Artist007

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Seems maybe this would be a common question, but can anyone give me guidance or provide a thread/post link on doing a successful transfer onto a spherical shaped surface? For example: the part that protrudes behind the cylinder on the frame of a single action army revolver, or a trigger guard. I usually use the Pictorico transfer method which works absolutely great on flat or cylindrical surfaces. But the Pictorico transparency material doesn't like to bend or flex in multiple conflicting directions, as on the parts mentioned.

Thanks so much,
Chadwick
 

monk

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not much help . best to develop direct draw skill. saves a lot of time and reduces frustration. alternatively you can draw " gore sections", affix them, transfer and be dissatisfied. then repeat agai and again. seriously, develop direct draw skil.
 

Artist007

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not much help . best to develop direct draw skill. saves a lot of time and reduces frustration. alternatively you can draw " gore sections", affix them, transfer and be dissatisfied. then repeat agai and again. seriously, develop direct draw skil.
Thanks for the suggestion. I'm comfortable with my drawing skill. That's how I had planned to approach these surfaces if nobody knows a transfer suggestion/solution. But If there's a way to do a transfer in this scenario, I would just like to learn it.
 

Sam

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On some slightly spherical surfaces you can fudge the transfer a bit to make it work and most likely will have to make some adjustments afterward. I don't know of an easy solution and as Monk said, you'll probably have to draw everything and not be able to transfer on some shapes.
 

DaveatWeirs

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It might not apply directly to what you're dealing with but when I have to engrave a cup or trophy with compound curves or otherwise non flat bits what I do is:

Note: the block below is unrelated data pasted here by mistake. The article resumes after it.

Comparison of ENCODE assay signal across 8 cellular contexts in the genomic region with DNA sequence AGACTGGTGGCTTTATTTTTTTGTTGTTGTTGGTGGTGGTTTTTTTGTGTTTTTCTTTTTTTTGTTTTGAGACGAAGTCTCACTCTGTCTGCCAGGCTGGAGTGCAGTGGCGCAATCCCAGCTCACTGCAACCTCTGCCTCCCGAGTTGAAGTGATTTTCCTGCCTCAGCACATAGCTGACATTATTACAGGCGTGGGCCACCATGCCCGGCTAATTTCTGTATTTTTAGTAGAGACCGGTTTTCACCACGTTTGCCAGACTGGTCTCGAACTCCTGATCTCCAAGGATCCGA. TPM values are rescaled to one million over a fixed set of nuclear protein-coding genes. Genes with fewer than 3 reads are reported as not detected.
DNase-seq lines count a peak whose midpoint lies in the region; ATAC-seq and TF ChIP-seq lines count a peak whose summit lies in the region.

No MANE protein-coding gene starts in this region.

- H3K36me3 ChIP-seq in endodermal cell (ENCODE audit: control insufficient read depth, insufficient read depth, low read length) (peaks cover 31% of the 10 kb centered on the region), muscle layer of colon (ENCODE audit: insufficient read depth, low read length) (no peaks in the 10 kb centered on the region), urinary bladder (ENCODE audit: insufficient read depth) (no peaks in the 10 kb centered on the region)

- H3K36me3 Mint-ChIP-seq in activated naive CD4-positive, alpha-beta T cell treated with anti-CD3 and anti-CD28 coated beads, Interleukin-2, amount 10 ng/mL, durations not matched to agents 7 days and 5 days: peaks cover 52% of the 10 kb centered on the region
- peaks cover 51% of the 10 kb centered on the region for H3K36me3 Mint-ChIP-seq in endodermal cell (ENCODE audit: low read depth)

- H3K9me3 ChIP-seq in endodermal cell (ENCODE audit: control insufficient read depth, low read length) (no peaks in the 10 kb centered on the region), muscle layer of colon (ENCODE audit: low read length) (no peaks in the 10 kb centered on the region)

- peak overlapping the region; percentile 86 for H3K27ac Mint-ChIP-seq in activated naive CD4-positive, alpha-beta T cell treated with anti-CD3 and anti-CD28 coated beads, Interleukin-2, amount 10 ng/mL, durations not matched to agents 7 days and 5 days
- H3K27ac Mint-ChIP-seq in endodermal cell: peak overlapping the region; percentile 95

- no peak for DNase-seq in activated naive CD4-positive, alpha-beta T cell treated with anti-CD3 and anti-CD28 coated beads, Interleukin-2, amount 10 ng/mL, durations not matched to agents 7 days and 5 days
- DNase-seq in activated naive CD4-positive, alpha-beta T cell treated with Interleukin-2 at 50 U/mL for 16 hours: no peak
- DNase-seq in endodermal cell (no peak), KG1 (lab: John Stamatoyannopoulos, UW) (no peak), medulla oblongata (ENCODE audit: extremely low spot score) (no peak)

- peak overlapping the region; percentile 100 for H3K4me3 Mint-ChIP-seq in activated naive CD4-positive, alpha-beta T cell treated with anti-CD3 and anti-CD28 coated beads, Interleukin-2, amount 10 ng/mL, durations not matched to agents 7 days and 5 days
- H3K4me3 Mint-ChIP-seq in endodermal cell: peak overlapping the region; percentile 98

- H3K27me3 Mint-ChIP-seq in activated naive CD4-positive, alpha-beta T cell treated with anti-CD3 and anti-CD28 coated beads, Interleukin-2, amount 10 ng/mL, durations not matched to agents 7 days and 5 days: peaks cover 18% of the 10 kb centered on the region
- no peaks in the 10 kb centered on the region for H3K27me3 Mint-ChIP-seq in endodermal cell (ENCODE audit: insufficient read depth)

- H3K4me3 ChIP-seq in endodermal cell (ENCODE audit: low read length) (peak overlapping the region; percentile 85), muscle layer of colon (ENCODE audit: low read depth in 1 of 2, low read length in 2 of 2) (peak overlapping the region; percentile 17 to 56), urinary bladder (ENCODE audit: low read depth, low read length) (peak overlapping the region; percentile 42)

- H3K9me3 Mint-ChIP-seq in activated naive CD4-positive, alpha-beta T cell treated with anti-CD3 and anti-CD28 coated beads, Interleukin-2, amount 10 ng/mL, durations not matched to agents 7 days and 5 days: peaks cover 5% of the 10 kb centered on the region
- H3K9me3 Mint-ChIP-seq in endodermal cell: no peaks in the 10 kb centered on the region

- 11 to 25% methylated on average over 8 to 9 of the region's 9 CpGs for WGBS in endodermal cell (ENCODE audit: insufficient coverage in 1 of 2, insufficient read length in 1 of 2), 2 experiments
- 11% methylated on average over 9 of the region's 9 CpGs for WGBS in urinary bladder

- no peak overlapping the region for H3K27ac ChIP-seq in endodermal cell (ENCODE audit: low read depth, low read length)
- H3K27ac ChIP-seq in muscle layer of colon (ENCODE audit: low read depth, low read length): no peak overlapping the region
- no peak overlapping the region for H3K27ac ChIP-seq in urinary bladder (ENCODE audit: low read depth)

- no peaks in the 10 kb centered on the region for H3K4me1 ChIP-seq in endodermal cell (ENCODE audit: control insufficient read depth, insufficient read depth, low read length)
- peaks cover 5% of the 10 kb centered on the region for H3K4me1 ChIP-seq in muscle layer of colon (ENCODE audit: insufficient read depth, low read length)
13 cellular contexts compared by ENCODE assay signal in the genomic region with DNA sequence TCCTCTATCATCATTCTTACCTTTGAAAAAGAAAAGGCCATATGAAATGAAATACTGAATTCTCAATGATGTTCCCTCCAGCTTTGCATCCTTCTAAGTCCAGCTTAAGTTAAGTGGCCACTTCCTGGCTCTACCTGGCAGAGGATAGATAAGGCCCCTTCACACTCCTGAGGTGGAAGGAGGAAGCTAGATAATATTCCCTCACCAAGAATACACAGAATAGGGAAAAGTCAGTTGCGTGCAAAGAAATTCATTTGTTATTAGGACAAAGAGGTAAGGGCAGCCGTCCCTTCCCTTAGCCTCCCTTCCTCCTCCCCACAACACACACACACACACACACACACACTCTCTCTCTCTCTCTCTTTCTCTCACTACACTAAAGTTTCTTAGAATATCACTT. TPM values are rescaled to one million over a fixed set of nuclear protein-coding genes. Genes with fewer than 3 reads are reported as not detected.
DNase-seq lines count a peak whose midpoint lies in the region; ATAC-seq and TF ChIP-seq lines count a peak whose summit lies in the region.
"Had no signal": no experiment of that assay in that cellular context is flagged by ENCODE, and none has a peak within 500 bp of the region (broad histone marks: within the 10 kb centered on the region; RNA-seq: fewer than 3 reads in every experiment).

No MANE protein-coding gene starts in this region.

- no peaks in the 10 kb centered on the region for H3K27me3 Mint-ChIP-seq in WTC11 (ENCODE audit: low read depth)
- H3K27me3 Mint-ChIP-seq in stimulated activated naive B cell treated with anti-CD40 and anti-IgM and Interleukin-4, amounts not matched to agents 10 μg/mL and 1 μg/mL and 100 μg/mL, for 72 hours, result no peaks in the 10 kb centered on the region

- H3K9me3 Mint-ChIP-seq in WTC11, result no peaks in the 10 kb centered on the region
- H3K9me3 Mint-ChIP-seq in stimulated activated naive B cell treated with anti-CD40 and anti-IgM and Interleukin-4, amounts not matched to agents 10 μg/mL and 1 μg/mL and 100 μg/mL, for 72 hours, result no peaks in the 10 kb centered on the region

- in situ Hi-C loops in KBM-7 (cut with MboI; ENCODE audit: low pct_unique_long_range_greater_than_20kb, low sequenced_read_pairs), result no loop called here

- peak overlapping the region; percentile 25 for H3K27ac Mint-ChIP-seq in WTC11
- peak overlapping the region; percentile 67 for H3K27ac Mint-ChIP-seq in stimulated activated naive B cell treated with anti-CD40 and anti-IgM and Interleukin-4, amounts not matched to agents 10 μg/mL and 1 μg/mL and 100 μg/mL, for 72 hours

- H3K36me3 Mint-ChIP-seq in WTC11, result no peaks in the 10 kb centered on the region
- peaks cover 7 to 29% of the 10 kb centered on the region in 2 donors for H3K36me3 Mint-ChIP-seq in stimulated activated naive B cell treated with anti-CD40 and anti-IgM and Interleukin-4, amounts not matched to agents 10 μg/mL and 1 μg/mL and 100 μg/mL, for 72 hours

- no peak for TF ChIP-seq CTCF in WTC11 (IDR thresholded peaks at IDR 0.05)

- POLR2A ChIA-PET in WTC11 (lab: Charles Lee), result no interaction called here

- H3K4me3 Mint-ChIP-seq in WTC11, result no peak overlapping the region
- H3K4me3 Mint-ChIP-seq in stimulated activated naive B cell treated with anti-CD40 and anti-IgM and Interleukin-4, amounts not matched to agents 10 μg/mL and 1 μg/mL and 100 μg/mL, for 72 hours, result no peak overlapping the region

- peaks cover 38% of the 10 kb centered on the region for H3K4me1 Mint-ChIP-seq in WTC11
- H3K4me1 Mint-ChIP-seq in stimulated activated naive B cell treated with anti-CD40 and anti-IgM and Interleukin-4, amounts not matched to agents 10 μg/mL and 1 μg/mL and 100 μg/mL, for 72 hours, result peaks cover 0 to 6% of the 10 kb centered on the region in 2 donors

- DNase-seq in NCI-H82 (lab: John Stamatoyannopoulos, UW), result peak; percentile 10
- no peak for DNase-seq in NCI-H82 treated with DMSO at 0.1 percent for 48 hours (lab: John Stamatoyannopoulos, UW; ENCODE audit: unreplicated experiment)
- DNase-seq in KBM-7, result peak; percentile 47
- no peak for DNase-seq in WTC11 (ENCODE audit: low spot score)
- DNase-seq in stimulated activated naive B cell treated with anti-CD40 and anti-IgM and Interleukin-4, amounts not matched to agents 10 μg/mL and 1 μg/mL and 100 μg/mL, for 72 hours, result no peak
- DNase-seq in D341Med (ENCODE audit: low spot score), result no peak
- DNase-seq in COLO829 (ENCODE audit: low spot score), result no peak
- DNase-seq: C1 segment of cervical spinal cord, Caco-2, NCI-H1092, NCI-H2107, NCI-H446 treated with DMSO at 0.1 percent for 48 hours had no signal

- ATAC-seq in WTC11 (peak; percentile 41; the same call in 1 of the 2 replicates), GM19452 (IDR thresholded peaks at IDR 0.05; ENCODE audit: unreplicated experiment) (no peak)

-put down strips of masking tape on the area I want to engrave. making sure to overlap them at least 1/3.
-draw onto the tape any reference marks/guidelines (sometimes you want the text to be level to the table but the surface of the trophy is all curves so I put reference lines of what flat looks like). They don't need to be perfect, just a guide.
-carefully peal off the tape so it stays together, then cut it into parts so it will lay as flat as i can get it.
-stick the now flat patterns down onto a sheet, scan it in, and then balance the colour and light levels so the reference lines are nice and dark and the background is white and then use photoshop or whatever to stretch it to shape/angle/curve.

I don't know if this will work for something as round as a sphere but its real helpful for getting perfectly curved text transfers that you'd want to be level when on the surface so you might be able to bash it into being helpful at least for positioning reference


oh also, if you don't have photoshop the website 'photopea . com' is an in-browser version of photoshop that's very reliable. doesn't have all the new features but its free so who cares
 

LahtiM39

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The pictorico transfer will work on revolver firewalls. Cut the art from the transfer sheet as small as possible. Try to register the section with the most coverage and tape it down. Burnish the largest area and then fold down and work your way around. You may have to go back and tweak a little per Sam’s suggestion.
 

monk

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Thanks everyone, for your input. I've heard people mention using "China White" also. I may give it a try.
get yerself some windsor & newton china white. it comes in a tothpaste type tube. applied sparingly, it wont crack, flake, or rub off. the w/n version is the only brand i could conveniently rely on. dychem white has uses, but is a bit more tricky to deal with. jmho
 

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